Ruban Nielson of Unknown Mortal Orchestra on the band's new album 'V' NPR's Scott Simon talks to Ruban Nielson of Unknown Mortal Orchestra about "V," a new album reflecting on family and sunshine with a 1980s rock flare.

Unknown Mortal Orchestra's Ruban Nielson on the family-inspired new album 'V'

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Music of the psychedelic rock band Unknown Mortal Orchestra has evolved over their decade-plus of making music and touring, but they have kept their signature low-fi sound. In their latest double album, "V," the Roman numeral for five, the group reflects on family.


UNKNOWN MORTAL ORCHESTRA: (Singing) Hold on tight 'cause it's violent after dark in the garden.

SIMON: Unknown Mortal Orchestra's frontman and guitar player, Ruban Nielson, joins us now from Portland, Ore. Thanks so much for being with us.

RUBAN NIELSON: Thank you. Thanks for having me.

SIMON: Roman numeral V, "V," your fifth record - what influenced the sound on this one? 'Cause you've done psychedelic rock. You've done punk, even disco. What was the reason behind this sound?

NIELSON: I was interested in the really epic pop-rock songs from, like, '70's and '80's bands like Toto and Journey. So I kind of started from there. You know, after a few years, my family became much more important than the band, and I hadn't been on the road for a long time. So I started to focus more on things that were happening in my family 'cause it was, like, a laundry-list of tragedies that kind of hit my family all at once. And so I had to kind of put music aside and stop thinking about it for a while. And I moved my mother back to Hawaii, back to the Big Island, where she was born. And I think it was quite a big deal for her to come back 'cause she was a big deal in the hula world. So it's what she lives for, you know? So much to really think about, and I think the feelings and everything that we experienced in Hawaii kind of ended up being the thread that kind of, like, tied all of the songs together and kind of made the record make sense.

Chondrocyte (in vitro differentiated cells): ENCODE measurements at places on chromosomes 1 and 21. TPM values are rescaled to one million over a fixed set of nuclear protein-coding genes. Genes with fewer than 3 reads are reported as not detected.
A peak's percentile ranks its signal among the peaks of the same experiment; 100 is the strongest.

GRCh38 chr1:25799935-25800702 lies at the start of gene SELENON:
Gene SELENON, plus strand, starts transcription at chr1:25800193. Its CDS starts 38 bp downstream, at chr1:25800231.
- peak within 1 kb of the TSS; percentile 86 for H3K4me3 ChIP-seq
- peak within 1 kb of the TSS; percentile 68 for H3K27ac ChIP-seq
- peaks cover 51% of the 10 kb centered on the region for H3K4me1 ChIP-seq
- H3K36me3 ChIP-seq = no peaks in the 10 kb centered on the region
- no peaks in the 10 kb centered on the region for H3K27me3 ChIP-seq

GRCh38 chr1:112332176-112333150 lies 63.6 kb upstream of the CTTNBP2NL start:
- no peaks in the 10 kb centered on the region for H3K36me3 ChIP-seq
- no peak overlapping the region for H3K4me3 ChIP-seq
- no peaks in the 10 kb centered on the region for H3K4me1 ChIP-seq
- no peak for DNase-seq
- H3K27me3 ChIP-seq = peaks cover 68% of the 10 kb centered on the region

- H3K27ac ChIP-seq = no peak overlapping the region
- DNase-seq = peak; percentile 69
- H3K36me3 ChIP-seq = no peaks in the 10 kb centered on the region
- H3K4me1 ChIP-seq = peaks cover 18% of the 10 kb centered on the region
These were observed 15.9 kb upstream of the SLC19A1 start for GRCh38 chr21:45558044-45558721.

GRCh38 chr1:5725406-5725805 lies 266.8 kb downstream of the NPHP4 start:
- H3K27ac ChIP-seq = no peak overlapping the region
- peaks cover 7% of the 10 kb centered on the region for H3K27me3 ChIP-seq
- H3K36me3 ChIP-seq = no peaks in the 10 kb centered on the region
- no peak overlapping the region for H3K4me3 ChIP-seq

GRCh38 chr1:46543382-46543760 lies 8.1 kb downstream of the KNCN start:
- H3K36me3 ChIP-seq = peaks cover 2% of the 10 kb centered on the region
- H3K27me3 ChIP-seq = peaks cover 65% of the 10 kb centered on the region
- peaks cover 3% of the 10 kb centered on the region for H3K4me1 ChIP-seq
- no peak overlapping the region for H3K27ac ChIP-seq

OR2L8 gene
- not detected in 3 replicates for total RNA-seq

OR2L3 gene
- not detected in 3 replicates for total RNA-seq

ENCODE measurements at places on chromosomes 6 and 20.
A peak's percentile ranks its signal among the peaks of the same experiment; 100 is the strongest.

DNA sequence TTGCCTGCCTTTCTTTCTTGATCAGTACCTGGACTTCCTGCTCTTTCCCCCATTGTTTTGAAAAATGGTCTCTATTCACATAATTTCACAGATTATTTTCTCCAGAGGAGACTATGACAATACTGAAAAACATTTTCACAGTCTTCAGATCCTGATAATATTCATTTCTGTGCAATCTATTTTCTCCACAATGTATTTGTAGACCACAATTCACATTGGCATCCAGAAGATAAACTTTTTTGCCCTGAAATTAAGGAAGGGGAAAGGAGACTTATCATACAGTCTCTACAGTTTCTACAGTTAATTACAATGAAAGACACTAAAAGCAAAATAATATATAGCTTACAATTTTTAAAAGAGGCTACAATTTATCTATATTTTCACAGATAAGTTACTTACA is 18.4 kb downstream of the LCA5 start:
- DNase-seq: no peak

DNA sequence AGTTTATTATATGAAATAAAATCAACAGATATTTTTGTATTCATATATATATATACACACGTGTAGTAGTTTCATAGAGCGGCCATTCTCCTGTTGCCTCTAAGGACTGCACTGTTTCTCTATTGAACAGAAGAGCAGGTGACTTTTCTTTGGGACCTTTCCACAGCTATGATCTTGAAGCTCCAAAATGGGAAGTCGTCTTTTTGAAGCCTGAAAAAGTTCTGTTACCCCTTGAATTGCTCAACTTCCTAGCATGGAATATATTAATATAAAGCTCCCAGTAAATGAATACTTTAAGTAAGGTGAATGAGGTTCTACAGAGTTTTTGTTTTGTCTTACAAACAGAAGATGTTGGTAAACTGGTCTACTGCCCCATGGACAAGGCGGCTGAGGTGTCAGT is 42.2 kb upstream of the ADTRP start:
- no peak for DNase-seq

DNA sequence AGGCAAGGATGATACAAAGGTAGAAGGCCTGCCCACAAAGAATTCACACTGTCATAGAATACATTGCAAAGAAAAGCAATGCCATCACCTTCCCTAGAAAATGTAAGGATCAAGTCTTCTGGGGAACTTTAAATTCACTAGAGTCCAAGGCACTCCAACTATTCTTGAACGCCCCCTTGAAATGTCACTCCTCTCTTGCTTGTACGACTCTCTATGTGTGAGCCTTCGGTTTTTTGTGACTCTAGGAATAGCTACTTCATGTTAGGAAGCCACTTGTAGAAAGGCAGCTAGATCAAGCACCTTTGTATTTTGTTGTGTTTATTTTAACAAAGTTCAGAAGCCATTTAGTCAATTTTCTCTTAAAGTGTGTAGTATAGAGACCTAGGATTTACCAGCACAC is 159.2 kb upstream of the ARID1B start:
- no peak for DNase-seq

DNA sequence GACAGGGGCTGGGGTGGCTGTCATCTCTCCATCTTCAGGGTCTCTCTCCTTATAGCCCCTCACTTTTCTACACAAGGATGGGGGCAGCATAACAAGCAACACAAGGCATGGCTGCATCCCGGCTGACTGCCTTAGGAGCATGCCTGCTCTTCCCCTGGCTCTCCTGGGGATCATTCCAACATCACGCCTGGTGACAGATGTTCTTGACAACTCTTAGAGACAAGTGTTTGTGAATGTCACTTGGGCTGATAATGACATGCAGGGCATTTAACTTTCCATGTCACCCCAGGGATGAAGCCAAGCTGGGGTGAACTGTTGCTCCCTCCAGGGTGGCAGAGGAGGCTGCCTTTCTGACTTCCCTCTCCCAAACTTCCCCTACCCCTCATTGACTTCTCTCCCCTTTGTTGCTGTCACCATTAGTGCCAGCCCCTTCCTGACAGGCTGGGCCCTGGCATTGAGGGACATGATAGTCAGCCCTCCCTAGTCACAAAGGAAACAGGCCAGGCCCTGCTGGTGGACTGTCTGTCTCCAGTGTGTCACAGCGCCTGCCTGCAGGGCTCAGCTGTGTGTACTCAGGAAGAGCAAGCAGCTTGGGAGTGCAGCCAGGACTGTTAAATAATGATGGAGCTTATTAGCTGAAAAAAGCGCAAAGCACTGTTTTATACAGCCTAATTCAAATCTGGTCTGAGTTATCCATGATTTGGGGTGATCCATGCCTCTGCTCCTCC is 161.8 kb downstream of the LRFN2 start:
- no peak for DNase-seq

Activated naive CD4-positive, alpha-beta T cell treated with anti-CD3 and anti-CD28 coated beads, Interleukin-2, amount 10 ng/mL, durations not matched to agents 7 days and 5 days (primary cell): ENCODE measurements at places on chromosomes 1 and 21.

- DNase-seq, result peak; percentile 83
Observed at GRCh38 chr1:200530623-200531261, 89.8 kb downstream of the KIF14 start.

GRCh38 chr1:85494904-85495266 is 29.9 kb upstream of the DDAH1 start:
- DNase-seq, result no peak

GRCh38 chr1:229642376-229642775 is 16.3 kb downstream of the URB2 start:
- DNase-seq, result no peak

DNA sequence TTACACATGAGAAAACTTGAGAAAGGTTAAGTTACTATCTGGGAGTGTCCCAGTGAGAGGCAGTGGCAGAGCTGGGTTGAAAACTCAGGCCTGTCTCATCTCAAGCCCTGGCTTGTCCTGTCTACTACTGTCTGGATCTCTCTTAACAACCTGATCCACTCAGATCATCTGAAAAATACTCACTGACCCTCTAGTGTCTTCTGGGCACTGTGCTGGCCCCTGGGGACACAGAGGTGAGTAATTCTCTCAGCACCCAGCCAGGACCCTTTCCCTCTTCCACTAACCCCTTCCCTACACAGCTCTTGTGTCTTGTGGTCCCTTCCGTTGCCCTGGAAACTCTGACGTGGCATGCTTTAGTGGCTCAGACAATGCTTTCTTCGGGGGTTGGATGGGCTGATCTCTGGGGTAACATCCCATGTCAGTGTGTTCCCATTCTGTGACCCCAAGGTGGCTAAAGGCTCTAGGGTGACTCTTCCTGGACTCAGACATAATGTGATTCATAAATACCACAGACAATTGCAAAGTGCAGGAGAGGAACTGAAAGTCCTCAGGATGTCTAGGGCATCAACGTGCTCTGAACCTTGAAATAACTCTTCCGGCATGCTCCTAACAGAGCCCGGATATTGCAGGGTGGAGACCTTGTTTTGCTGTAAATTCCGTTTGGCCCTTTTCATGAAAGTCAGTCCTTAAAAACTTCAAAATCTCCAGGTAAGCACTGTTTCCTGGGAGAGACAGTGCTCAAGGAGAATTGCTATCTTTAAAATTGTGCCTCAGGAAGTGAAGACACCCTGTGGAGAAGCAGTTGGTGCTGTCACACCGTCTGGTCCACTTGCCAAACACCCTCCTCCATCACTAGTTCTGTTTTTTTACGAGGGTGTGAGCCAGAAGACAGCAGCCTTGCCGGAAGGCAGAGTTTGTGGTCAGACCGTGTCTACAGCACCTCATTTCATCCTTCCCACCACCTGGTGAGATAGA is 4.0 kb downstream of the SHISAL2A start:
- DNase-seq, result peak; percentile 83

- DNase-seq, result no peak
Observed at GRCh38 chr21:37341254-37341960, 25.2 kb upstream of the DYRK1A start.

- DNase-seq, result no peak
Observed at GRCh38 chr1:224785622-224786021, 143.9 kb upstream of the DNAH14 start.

SIMON: Sounds like you decided to put the album aside to make room for real life and then discovered that real life worked its way onto the album.

NIELSON: Yeah, that's exactly (laughter) - that's a good way of putting it. Yeah, it's exactly what happened, you know? And kind of realizing, like, oh, your music is actually not just my job. You know, it's sort of my coping mechanism.

SIMON: If I may, it's your hula dancing.

NIELSON: Yeah (laughter). Yes, you probably right, yeah. Yeah, it's - it is, yeah. I mean, it's another thing about mom - you know, like realizing that when she's dancing, that's her real self. And then everything that happens when she's not dancing is kind of like her waiting to dance again. And I think that we have that in common.

SIMON: Let's listen to your song, "That Life."


UNKNOWN MORTAL ORCHESTRA: (Singing) Mm, that life. Oh, that life. Yeah, that life. You're always gonna be about morbid beauty, the skull of the school, the apple of daddy's eye.

SIMON: What inspires this song?

NIELSON: I found a place in Palm Springs that's very different, you know? It's like, in some ways it, like, reminded me of my childhood because I spent a lot of time in hotels and motels, like, touring with my parents 'cause they were both performing in different bands - like, swimming pools and kind of palm trees and stuff like that because we never had any money, but we were always kind of shuttling around to these kinds of places. And Palm Springs has a lot of that feeling. So I think that's what attracted me to it. But I just feel like, you know, "That Life" was a way of trying to organize my impressions.

SIMON: Another song we'd like to hear. Let's hear a bit from your song "Layla."


UNKNOWN MORTAL ORCHESTRA: (Singing) Lay low, Layla. Let's get outta this broken place. Lay low, Layla. Let's get outta this town.